Yesterday President Obama declared that in light of the “unsettled situation” in Yemen, he will not be transferring detainees held at Guantanamo Bay to that country. At the same time, Obama declared:

But make no mistake:  We will close Guantanamo prison, which has damaged our national security interests and become a tremendous recruiting tool for al Qaeda.  In fact, that was an explicit rationale for the formation of al Qaeda in the Arabian Peninsula.

On the surface, that sounds like a persuasive case. Here’s why it’s not.

While the presence of Guantanamo Bay is used as a “recruiting tool” for al-Qaeda, it’s important to understand that, as Charles Krauthammer points out here, al-Qaeda’s grievances against America are almost endless. Like a game of Whack-A-Mole, if we got rid of one grievance, it would be replaced by another, and another, and another. Indeed, if Gitmo were closed, does anyone seriously think that it would satiate the demands of militant jihadists like Osama bin Laden and Ayman al-Zawahiri? Would it make any difference in their war on us – or make it less likely that they could recruit people like the 19 hijackers who carried out the 9/11 attacks?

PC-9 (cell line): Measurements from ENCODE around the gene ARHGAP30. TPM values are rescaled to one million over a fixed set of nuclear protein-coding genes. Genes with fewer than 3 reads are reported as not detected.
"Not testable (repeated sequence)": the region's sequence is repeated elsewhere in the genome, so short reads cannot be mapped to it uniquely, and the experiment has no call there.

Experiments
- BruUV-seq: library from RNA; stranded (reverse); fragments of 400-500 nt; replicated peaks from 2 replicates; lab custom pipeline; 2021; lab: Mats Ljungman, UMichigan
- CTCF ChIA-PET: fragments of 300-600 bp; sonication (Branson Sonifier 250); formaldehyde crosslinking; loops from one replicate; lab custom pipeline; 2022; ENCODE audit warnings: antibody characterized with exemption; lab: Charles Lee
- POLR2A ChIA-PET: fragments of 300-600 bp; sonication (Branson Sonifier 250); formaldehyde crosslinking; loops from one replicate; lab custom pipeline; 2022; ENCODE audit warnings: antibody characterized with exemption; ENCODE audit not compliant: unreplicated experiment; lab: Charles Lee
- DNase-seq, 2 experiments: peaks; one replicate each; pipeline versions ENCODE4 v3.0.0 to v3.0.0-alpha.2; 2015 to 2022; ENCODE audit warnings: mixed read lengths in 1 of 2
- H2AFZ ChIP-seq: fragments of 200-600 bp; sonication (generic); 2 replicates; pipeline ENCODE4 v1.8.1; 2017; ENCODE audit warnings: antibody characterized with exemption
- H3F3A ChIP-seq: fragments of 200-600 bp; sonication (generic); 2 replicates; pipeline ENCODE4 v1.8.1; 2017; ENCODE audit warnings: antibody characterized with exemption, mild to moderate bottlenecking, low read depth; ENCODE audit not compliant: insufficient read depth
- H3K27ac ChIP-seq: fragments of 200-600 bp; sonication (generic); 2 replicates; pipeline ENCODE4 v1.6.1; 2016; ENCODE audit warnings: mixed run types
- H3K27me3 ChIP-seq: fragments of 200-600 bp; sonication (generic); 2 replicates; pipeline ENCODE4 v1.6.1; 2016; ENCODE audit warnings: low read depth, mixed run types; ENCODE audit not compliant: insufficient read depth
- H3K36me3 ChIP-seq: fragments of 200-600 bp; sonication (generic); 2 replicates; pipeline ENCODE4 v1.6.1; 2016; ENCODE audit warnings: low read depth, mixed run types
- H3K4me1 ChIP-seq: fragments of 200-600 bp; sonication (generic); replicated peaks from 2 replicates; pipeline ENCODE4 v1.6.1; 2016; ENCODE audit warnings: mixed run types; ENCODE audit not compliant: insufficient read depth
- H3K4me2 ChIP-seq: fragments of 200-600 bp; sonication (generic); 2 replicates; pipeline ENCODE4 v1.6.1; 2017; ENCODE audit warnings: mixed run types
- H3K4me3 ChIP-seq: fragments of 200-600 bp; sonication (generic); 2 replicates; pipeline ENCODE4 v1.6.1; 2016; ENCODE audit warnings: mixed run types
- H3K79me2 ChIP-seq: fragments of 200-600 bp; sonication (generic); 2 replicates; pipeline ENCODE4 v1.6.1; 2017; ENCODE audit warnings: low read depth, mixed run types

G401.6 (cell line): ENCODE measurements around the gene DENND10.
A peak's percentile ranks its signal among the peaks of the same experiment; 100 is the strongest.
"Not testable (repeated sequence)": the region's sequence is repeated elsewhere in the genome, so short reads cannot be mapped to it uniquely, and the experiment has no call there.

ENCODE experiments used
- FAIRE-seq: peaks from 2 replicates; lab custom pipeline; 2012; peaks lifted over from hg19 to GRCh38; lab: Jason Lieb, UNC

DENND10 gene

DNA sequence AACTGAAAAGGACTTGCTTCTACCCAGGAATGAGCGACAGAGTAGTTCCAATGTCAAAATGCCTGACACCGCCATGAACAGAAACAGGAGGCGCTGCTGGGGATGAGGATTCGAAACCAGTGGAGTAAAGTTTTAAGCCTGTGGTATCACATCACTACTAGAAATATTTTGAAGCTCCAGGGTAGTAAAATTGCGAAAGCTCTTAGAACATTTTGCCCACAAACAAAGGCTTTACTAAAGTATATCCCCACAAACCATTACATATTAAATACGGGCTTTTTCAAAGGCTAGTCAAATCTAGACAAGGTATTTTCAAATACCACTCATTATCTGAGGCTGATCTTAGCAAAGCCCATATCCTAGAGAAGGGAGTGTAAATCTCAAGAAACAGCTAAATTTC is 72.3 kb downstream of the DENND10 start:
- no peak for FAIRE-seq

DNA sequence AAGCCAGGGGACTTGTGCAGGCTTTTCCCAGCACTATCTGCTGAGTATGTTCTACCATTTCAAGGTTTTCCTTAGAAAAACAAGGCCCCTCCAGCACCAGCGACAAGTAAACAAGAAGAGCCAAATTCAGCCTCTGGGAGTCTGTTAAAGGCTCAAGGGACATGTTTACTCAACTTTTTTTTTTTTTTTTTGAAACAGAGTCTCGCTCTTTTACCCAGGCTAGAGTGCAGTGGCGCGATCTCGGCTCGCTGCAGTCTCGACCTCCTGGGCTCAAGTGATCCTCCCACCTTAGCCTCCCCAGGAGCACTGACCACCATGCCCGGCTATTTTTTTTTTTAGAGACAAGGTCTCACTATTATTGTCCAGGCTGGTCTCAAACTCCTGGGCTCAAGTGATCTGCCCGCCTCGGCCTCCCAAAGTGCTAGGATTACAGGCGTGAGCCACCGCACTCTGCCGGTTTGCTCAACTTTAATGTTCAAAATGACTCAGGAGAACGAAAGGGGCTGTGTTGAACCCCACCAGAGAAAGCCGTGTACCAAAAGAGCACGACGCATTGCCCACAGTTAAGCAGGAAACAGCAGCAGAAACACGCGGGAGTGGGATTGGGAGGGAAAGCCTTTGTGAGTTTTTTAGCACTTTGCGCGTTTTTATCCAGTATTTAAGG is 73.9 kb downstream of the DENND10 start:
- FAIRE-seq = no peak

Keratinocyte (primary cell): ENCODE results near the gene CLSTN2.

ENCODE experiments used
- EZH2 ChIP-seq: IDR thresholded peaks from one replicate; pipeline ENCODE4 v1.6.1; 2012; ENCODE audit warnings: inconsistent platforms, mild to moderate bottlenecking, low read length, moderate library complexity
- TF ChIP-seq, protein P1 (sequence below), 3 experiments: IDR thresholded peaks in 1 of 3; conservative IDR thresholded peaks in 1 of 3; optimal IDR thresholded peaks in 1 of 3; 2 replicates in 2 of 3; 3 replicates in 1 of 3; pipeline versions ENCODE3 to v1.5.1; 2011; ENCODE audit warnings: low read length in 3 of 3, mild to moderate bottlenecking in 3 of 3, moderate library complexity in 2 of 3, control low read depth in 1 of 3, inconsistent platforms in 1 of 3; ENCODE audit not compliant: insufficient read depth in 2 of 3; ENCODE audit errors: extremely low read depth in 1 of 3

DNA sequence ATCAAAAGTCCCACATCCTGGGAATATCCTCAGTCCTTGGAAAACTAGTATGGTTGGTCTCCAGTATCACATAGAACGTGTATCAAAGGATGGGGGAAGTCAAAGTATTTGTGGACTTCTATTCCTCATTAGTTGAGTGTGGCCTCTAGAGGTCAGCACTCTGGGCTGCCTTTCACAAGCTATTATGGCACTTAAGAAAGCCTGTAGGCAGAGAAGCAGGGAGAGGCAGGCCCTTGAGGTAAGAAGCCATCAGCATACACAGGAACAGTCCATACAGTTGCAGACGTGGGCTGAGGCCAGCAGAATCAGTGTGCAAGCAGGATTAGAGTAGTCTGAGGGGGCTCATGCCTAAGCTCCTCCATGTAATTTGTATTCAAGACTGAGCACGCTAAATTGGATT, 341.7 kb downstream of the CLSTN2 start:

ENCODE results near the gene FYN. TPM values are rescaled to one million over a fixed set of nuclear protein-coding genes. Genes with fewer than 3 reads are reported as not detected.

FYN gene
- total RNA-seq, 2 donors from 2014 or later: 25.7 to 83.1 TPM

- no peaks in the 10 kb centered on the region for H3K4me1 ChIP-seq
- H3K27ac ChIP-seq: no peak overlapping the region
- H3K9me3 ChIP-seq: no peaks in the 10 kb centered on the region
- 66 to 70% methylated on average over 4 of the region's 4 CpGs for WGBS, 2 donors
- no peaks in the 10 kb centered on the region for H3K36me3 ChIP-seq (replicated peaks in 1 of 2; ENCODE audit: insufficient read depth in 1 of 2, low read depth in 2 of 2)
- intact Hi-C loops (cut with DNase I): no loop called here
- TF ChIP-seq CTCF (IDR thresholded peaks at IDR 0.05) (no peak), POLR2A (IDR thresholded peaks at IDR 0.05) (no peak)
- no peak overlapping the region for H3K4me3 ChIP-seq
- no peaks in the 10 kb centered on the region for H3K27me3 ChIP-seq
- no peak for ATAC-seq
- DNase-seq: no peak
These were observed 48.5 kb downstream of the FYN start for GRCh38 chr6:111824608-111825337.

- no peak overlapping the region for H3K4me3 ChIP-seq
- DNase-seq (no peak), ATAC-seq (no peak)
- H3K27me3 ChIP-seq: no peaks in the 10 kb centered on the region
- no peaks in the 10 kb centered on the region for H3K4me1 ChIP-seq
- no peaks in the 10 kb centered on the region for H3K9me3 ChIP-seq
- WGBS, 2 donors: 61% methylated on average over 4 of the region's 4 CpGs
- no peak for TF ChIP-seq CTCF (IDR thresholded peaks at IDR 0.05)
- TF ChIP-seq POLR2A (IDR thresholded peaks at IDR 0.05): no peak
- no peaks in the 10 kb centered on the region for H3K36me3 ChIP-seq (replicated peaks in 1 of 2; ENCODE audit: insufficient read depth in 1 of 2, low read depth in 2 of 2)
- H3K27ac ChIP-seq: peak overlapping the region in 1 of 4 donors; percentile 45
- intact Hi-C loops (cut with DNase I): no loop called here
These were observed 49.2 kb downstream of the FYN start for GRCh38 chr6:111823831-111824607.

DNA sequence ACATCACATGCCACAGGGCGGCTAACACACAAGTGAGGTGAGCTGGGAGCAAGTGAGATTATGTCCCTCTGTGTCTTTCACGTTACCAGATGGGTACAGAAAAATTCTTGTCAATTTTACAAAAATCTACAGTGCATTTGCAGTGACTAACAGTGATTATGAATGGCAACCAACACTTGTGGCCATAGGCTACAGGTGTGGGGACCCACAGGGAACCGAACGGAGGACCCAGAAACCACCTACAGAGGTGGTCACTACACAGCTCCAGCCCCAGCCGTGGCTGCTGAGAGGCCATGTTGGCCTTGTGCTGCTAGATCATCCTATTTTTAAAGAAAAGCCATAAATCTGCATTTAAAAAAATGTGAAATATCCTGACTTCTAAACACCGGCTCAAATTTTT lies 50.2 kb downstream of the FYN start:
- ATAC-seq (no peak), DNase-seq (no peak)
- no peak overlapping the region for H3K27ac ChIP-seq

We are not dealing with rational state-to-state actors with whom we can negotiate reasonable demands; rather, we are dealing with Islamic fanatics who want to cut our throats and watch us bleed and watch us die. Closing Gitmo won’t change that. The roots of their hatred for America go much deeper than that.

It’s worth bearing in mind that in his 1996 fatwa, “Declaration of War Against the Americans Occupying the Land of the Two Holy Places,” bin Laden said the latest indignity against Islam – “one of the worst catastrophes to befall the Muslims since the death of the Prophet” – was the presence of American and coalition troops in Saudi Arabia. And a 1998 fatwa cited grievances against America that included sanctions against Saddam Hussein’s regime in Iraq and “serv[ing] the Jews’ petty state [Israel].” At that time, those were the “recruiting tools” for al-Qaeda. New ones emerge whenever it is convenient for al-Qaeda. And of course the attacks on 9/11 came before we were detaining any Islamic terrorists in Guantanamo Bay.